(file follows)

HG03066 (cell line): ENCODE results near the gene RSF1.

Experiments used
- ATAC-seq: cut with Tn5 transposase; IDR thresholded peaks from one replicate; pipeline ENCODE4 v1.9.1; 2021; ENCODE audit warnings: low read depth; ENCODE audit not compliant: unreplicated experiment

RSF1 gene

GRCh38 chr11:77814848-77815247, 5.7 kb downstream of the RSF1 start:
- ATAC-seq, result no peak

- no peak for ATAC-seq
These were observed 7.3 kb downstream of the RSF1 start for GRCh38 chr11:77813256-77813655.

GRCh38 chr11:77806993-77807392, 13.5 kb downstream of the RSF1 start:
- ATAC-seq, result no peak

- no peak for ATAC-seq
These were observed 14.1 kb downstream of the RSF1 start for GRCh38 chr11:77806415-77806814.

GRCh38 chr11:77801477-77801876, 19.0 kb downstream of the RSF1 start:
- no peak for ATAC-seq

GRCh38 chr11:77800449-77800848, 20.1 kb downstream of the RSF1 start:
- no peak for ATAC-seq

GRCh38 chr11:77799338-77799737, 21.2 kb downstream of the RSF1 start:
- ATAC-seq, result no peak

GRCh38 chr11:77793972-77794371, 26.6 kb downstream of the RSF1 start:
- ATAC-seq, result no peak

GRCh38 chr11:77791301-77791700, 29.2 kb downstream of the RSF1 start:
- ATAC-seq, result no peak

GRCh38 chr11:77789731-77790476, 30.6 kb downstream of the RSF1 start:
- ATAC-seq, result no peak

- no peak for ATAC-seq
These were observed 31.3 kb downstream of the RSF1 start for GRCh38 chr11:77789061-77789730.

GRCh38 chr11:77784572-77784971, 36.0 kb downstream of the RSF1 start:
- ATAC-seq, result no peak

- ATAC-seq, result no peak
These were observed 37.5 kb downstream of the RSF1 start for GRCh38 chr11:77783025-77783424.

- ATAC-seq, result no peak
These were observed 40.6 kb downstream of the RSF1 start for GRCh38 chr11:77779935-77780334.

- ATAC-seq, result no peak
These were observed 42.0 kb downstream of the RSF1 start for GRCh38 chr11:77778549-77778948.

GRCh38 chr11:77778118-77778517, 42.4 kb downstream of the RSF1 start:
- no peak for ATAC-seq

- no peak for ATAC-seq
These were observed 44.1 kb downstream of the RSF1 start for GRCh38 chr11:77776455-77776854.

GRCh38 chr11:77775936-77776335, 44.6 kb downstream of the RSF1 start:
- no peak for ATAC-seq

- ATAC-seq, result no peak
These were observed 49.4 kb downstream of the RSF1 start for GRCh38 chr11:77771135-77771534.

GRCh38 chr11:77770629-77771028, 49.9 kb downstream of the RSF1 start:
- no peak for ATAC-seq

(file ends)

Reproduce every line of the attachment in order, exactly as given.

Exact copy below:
HG03066 (cell line): ENCODE results near the gene RSF1.

Experiments used
- ATAC-seq: cut with Tn5 transposase; IDR thresholded peaks from one replicate; pipeline ENCODE4 v1.9.1; 2021; ENCODE audit warnings: low read depth; ENCODE audit not compliant: unreplicated experiment

RSF1 gene

GRCh38 chr11:77814848-77815247, 5.7 kb downstream of the RSF1 start:
- ATAC-seq, result no peak

- no peak for ATAC-seq
These were observed 7.3 kb downstream of the RSF1 start for GRCh38 chr11:77813256-77813655.

GRCh38 chr11:77806993-77807392, 13.5 kb downstream of the RSF1 start:
- ATAC-seq, result no peak

- no peak for ATAC-seq
These were observed 14.1 kb downstream of the RSF1 start for GRCh38 chr11:77806415-77806814.

GRCh38 chr11:77801477-77801876, 19.0 kb downstream of the RSF1 start:
- no peak for ATAC-seq

GRCh38 chr11:77800449-77800848, 20.1 kb downstream of the RSF1 start:
- no peak for ATAC-seq

GRCh38 chr11:77799338-77799737, 21.2 kb downstream of the RSF1 start:
- ATAC-seq, result no peak

GRCh38 chr11:77793972-77794371, 26.6 kb downstream of the RSF1 start:
- ATAC-seq, result no peak

GRCh38 chr11:77791301-77791700, 29.2 kb downstream of the RSF1 start:
- ATAC-seq, result no peak

GRCh38 chr11:77789731-77790476, 30.6 kb downstream of the RSF1 start:
- ATAC-seq, result no peak

- no peak for ATAC-seq
These were observed 31.3 kb downstream of the RSF1 start for GRCh38 chr11:77789061-77789730.

GRCh38 chr11:77784572-77784971, 36.0 kb downstream of the RSF1 start:
- ATAC-seq, result no peak

- ATAC-seq, result no peak
These were observed 37.5 kb downstream of the RSF1 start for GRCh38 chr11:77783025-77783424.

- ATAC-seq, result no peak
These were observed 40.6 kb downstream of the RSF1 start for GRCh38 chr11:77779935-77780334.

- ATAC-seq, result no peak
These were observed 42.0 kb downstream of the RSF1 start for GRCh38 chr11:77778549-77778948.

GRCh38 chr11:77778118-77778517, 42.4 kb downstream of the RSF1 start:
- no peak for ATAC-seq

- no peak for ATAC-seq
These were observed 44.1 kb downstream of the RSF1 start for GRCh38 chr11:77776455-77776854.

GRCh38 chr11:77775936-77776335, 44.6 kb downstream of the RSF1 start:
- no peak for ATAC-seq

- ATAC-seq, result no peak
These were observed 49.4 kb downstream of the RSF1 start for GRCh38 chr11:77771135-77771534.

GRCh38 chr11:77770629-77771028, 49.9 kb downstream of the RSF1 start:
- no peak for ATAC-seq